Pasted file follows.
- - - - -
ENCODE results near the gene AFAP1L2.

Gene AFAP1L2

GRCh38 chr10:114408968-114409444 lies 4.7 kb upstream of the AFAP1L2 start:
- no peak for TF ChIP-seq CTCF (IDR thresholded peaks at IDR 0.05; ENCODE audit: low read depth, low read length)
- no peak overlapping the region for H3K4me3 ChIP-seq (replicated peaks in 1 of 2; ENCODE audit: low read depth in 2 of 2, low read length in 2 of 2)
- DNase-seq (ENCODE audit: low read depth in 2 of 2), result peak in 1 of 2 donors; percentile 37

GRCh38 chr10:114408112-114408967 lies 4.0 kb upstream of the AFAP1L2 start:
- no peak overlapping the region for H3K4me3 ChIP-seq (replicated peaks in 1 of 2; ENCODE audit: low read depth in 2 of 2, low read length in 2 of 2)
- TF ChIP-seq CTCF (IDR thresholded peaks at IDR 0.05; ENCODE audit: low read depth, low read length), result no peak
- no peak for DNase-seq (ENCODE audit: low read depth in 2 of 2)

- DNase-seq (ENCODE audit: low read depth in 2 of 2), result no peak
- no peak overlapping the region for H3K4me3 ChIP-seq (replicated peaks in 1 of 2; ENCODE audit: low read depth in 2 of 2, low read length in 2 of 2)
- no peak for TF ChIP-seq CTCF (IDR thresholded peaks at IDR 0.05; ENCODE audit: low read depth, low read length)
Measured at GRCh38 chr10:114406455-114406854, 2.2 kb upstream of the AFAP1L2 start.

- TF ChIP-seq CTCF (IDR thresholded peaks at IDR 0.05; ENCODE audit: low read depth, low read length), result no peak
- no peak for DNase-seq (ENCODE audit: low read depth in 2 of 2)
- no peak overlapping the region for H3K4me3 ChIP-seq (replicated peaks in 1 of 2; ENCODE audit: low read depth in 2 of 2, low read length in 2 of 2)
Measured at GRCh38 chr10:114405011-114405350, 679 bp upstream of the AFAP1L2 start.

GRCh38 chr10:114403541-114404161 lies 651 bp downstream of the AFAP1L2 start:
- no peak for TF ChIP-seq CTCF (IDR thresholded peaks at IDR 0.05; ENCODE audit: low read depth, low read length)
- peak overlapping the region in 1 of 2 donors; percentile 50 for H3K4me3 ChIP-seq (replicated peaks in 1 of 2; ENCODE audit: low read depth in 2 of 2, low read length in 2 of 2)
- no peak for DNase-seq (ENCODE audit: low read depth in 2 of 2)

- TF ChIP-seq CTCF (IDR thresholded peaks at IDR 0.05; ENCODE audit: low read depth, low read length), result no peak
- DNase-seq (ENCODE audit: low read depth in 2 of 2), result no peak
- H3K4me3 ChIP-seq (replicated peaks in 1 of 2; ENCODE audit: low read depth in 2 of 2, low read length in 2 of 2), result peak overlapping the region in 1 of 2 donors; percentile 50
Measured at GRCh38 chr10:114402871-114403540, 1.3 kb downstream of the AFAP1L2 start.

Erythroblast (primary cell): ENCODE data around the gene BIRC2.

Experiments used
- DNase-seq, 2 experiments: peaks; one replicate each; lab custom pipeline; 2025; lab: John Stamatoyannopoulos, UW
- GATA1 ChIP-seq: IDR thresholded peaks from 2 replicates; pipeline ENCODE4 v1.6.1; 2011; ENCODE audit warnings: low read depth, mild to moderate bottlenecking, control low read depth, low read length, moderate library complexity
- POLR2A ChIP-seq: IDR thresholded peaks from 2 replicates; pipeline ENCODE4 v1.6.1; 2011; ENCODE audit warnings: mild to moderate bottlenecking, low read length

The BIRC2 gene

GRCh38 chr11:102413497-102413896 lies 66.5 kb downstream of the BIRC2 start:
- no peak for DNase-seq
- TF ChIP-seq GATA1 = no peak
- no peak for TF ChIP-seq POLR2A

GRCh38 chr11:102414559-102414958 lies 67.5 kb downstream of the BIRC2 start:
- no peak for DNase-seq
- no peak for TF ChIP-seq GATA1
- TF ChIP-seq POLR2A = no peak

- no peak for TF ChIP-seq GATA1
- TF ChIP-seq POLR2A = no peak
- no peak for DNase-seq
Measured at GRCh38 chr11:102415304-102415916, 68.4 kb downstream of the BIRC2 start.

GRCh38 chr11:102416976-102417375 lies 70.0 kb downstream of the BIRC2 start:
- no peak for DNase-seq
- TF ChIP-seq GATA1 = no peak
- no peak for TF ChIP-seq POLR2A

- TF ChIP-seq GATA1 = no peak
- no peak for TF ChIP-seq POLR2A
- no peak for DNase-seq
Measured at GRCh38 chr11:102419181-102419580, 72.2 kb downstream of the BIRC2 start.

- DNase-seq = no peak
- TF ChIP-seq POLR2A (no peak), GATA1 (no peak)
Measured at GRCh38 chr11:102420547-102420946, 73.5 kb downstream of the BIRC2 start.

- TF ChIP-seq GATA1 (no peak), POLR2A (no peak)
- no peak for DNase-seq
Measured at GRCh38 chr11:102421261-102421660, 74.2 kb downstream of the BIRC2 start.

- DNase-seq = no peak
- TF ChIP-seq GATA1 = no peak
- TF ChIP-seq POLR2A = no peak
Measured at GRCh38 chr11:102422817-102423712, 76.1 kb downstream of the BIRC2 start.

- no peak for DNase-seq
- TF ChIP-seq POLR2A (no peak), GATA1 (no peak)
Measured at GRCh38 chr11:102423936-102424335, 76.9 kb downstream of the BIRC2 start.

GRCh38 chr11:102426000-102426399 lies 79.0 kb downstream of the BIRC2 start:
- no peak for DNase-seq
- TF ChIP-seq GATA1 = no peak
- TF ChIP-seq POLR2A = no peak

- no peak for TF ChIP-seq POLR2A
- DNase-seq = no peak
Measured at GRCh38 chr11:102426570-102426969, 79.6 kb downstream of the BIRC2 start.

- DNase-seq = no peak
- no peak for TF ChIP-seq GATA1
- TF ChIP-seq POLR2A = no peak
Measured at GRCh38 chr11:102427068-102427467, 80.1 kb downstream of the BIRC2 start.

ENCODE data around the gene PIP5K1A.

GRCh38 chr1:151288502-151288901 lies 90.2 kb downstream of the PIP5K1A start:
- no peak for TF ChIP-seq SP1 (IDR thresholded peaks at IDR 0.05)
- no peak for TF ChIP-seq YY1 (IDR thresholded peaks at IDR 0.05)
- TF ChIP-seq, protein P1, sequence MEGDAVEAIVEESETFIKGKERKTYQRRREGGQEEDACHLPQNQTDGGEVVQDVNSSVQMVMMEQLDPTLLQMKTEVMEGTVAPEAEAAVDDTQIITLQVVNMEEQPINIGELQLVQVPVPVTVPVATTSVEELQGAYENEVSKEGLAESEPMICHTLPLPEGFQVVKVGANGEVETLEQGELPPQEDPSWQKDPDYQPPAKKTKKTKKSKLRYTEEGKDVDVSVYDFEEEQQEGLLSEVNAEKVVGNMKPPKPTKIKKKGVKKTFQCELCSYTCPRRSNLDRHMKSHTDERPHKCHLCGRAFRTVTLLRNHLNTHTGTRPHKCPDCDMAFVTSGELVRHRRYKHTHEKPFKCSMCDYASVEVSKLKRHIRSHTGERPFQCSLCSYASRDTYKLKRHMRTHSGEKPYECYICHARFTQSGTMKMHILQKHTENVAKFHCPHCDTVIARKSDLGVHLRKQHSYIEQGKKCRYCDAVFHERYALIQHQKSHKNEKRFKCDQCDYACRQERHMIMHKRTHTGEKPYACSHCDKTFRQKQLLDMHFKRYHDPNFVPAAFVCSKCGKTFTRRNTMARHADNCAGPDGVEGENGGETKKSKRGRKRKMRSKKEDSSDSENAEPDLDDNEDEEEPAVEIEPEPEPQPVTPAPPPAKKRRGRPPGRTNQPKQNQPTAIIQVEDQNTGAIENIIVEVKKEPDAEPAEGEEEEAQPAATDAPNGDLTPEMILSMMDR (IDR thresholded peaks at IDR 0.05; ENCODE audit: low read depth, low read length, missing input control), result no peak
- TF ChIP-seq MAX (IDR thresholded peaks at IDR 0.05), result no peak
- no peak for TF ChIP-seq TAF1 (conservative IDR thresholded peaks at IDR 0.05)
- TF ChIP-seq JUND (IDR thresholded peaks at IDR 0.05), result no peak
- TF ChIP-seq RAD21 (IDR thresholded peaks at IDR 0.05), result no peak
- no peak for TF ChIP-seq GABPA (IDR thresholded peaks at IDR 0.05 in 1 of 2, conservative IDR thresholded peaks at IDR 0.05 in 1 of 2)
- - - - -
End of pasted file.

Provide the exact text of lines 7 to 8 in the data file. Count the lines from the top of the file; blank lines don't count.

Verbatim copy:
GRCh38 chr10:114408112-114408967 lies 4.0 kb upstream of the AFAP1L2 start:
- no peak overlapping the region for H3K4me3 ChIP-seq (replicated peaks in 1 of 2; ENCODE audit: low read depth in 2 of 2, low read length in 2 of 2)